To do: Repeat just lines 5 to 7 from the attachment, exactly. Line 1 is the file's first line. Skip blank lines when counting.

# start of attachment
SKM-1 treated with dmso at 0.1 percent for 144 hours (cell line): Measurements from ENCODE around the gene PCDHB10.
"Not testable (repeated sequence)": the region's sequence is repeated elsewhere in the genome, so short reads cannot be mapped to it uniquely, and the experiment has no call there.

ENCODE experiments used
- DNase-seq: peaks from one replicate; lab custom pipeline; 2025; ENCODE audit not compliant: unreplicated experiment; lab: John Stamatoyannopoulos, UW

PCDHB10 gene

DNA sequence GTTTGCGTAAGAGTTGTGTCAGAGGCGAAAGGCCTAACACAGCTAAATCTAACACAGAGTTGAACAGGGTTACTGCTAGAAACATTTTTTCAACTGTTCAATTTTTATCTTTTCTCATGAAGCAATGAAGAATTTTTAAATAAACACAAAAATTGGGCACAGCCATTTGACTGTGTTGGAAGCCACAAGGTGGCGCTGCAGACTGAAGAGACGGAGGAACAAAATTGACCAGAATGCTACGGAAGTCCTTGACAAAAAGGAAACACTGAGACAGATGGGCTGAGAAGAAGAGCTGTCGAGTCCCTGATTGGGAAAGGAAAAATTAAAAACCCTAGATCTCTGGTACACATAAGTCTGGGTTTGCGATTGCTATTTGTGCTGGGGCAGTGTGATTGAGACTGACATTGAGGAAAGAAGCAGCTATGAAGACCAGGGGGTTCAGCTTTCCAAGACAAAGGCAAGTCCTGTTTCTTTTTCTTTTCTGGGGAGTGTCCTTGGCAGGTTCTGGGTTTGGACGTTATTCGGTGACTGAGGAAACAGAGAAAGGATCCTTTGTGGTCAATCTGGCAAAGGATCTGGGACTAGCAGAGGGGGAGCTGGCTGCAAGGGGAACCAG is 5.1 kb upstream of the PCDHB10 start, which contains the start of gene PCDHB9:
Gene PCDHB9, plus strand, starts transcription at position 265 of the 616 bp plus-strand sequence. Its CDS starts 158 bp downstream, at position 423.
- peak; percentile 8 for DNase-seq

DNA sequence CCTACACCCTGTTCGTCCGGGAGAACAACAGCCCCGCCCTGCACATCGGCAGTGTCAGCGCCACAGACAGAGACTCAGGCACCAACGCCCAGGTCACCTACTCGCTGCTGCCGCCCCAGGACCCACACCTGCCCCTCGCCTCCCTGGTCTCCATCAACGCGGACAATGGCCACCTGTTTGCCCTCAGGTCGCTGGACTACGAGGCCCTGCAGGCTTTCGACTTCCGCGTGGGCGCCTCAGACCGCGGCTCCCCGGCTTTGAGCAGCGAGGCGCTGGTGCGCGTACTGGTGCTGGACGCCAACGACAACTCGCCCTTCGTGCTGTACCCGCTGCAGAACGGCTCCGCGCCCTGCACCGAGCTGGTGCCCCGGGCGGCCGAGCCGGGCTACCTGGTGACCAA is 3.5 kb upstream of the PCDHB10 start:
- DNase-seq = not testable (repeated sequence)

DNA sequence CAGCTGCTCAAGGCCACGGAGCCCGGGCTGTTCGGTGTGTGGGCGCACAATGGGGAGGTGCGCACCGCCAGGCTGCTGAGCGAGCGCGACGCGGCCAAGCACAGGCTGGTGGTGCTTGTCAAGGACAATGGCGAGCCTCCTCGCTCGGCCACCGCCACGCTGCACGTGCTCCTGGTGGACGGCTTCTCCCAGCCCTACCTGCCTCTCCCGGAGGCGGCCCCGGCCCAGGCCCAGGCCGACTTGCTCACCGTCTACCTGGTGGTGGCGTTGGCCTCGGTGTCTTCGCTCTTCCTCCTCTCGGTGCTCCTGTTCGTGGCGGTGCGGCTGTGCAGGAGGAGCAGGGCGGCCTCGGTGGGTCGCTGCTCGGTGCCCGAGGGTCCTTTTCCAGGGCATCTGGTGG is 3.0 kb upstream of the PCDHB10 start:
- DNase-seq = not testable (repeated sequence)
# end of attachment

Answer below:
PCDHB10 gene

DNA sequence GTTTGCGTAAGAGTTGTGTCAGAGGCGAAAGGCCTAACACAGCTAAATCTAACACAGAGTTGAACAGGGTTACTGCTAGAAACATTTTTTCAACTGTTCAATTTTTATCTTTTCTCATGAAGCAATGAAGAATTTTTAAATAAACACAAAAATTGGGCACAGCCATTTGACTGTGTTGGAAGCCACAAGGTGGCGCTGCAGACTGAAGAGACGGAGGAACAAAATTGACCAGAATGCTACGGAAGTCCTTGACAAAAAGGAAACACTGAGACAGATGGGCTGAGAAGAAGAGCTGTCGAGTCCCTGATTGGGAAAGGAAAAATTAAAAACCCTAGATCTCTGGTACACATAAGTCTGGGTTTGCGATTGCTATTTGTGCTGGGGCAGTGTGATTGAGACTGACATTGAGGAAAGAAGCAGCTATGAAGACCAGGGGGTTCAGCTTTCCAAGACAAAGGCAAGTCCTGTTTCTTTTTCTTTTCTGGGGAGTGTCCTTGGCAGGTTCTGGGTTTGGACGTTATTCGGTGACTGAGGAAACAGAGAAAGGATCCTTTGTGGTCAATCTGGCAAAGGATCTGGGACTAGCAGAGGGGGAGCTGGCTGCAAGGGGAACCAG is 5.1 kb upstream of the PCDHB10 start, which contains the start of gene PCDHB9:
Gene PCDHB9, plus strand, starts transcription at position 265 of the 616 bp plus-strand sequence. Its CDS starts 158 bp downstream, at position 423.